Tobold's Blog
Monday, December 08, 2008
 
Trade war

It's WoW PvP on Tobold's blog today, but in this post I'm going to talk about a very different kind of PvP. Because while my priest is doing Wintergrasp, one of my bank alts is involved in a trade war with another player, or possibly his bank alt.

The story started shortly after WotLK came out, and I was leveling up the alchemy skill of my warrior, and the jewelcrafting skill of my priest. It turned out that to get alchemy up, you could make uncut meta gems, out of green gems and eternal elements. And to get jewelcrafting up, you could cut those uncut meta gems. And of course my priest, who is also miner, was gathering the green gems and eternals needed when mining in Northrend. Great synergy, priest mines ores and prospects them, warrior turns them into meta gems, priest cuts the meta gems, both level their tradeskills up. As a bonus, the warrior has transmutation mastery, and once I even got 5 meta gems instead of one out of a single transmutation.

While I was primarily interested in the skill gains, it turned out that the cut meta gems are quite valuable. You don't sell a whole lot of them, but they do sell for up to 200 gold on my server. After finding out how good a business that was, I used my Dalaran jewelcrafting tokens to buy more meta gem recipes, and produced more meta gems, just for the money. Send them all to the bank alt, who I log on once or twice a day to look after my budding jewelry business.

What quickly became apparent was that there was one other player in the same business. I would put up my gems for 200 gold, and next time I check he had put up his gems for 199 gold and 99 silver. So I put up the next batch for 199 gold 95 silver, and so on. A genuine trade war, and always with the same guy. With time more people get hold of the rarer recipes, and profits collapse, but while the expansion is still young, the profits are great. I must have made over 4000 gold just with meta gems, after expenses and buying some eternals I didn't have enough of. There will be more demands for meta gems when more people reach the level cap, but I'm afraid supply is rising faster than demand, and ultimately meta gems won't sell for much more than the cost of materials. If not less, because some people don't mind to operate at a loss as long as they gain skill points.

The kind of trade war where you continuously try to underbid the other crafters is due to the relatively primitive auction house system of World of Warcraft. There is no blind auction house system, like in Final Fantasy XI or Pirates of the Burning Sea, where you only see a historic of previous prices, but not the exact sales price of the people offering goods. And there aren't any buy orders, like in EVE Online. So unless the fees for putting up a ware on the WoW AH are great compared to the sales price, it is often a good idea to cancel your auction and underbid the underbidders, driving the prices to the bottom. The same happens in other systems, but usually slower. The WoW system, where every seller sees the prices of every good on auction and can thus underbid them, deteriorates profits the fastest. So I'm pretty sure that while I'm cursing about that other guy ruining my sales, he's having some choice words about me as well. That's why I'm using an unguilded bank alt for such activities in the first place. :)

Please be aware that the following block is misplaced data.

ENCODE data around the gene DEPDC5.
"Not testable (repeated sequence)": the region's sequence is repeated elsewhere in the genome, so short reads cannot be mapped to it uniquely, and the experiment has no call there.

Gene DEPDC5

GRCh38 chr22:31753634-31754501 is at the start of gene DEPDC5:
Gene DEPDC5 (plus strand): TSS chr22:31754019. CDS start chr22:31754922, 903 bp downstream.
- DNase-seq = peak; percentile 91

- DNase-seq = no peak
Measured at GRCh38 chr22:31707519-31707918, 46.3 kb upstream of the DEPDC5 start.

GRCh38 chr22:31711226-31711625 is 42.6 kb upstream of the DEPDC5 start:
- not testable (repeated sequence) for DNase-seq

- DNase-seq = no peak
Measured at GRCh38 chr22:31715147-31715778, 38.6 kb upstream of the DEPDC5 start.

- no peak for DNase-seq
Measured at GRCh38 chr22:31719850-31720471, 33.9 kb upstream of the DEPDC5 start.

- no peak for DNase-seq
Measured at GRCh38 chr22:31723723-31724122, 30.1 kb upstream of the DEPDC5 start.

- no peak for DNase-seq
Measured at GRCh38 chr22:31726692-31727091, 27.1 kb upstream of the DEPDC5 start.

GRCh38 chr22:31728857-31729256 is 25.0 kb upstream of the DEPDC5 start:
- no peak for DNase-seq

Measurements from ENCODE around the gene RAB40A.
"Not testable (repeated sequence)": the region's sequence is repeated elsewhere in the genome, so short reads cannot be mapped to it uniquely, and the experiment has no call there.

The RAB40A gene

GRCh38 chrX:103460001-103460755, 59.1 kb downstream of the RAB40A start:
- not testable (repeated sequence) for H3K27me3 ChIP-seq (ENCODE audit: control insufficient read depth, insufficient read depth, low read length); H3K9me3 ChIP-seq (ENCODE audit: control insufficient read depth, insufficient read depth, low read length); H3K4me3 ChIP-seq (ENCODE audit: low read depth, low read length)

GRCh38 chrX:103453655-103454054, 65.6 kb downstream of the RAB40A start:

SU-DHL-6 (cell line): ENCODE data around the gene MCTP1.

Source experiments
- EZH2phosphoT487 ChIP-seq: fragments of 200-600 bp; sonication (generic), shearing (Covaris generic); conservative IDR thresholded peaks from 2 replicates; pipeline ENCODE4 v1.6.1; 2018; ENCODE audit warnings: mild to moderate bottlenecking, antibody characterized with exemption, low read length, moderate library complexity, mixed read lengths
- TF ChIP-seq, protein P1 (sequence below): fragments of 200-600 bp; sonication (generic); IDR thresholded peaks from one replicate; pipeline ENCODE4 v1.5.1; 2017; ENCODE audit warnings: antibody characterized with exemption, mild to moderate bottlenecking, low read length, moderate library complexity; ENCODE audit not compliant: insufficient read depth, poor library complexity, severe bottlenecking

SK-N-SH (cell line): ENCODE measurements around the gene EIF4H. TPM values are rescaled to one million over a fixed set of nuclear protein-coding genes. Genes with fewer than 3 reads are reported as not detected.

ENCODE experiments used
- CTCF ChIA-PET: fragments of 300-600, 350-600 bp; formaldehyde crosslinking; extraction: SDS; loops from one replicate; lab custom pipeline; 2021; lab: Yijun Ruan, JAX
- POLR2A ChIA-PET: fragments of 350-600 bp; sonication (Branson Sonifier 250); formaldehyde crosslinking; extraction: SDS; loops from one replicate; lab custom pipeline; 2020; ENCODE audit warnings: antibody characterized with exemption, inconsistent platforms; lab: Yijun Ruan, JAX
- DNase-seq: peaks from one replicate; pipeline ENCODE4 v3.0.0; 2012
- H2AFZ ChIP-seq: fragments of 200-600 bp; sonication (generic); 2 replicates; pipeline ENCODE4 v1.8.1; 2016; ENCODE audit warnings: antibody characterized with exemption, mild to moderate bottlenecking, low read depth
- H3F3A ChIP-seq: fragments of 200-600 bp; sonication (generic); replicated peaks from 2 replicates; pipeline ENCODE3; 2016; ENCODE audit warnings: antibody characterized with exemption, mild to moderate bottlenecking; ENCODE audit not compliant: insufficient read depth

Comments:
wouldn't it be wise to chat up with him and make some agreements about prices?
 
Are you suggesting a price-fixing cartel, Thorsten? That would be against the law, wouldn't it? ;)
 
That would be against the law of the real world, there is no according law in WoW ;)

But are you sure those Metas sell for much more than the cost of materials? On my server raw materials were much, much more expensive from the start because everyone was maniacly trying to raise their professions, no matter the cost. Auction House is pretty much dead because nobody can afford the prices for raw materials and nobody wants any end products.
 
Of course, the Prisoner's Dilemma applies to cartels. The best strategy is to get everyone to agree to fix prices.. and then lower your prices.
 
I noticed something similar with Primals one weekend. I bought up the lowball priced ones and resold them at my price. Worked out well, hehe. Isn't that what they call supply-side economics?
 
against the law in RL? somehow building companies, supermarkets, CD/DVD stores and gasoil stations seem to have overlooked that little piece of the law where I come from ;)
 
I take the opposite approach. When I see someone undercutting my Infinite Dust on the AH, I buy out all his auctions, and resell them at my price. Everyone wins; his auctions get bought out, I eliminate a competitor, and I make a small profit as I do so. Or not so small - I'm about 5000g richer than I was last week.

Well, maybe the customer doesn't win. Tough luck, customers!
 
>>I take the opposite approach.

I'll do that, but only in markets where I know supply is fairly limited. I find this is a better strategy for the raw materials of an item. For example, I used to soak up supply on Thick Clefthoof and Cobra Scales in order to drive up the market on Nethercobra and Nethercleft leg kits.

I don't mind the competition as long as people act sensibly. What drives me crazy is when one of you is selling at 200g and the other comes along at 180g. Why?! 199g will sell just as fast, why drive the market down 10% for everyone? I blame Auctioneer.

One guy in particular back in BC was really driving the market down and I actually whispered him one day. Once he realized what he was doing he started undercutting by small amounts and everyone was happy again.
 
This comment has been removed by the author.
 
I had skinnnig and mining as professions.